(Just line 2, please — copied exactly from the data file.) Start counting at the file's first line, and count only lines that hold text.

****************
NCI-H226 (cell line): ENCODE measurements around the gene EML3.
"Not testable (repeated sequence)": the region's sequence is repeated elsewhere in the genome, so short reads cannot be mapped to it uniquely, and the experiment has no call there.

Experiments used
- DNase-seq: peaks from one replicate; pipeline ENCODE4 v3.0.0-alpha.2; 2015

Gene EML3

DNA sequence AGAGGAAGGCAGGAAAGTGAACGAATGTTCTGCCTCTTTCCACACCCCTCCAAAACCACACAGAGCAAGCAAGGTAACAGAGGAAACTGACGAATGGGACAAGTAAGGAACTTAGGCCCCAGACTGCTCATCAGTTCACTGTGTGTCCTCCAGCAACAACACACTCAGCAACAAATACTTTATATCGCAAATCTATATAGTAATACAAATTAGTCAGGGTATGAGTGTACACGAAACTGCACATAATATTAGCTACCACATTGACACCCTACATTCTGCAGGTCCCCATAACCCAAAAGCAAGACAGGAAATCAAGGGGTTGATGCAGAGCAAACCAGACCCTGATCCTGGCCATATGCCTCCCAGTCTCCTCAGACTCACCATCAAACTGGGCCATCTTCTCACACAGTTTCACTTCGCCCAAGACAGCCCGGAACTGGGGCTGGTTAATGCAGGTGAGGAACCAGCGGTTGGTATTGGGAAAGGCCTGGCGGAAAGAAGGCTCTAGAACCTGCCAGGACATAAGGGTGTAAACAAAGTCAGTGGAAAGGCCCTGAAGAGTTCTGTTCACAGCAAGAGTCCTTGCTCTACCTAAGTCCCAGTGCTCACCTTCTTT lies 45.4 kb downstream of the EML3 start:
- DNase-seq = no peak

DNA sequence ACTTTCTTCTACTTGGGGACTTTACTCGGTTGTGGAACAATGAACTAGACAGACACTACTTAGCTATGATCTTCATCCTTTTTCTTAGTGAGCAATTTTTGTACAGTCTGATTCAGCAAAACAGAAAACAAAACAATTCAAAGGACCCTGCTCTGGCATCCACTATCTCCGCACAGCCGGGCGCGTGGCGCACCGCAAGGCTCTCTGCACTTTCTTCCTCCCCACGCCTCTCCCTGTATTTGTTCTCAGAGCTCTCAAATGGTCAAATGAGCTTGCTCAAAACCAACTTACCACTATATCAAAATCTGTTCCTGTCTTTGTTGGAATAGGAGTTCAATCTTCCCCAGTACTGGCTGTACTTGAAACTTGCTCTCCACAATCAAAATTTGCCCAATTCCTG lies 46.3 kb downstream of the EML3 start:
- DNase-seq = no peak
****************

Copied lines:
"Not testable (repeated sequence)": the region's sequence is repeated elsewhere in the genome, so short reads cannot be mapped to it uniquely, and the experiment has no call there.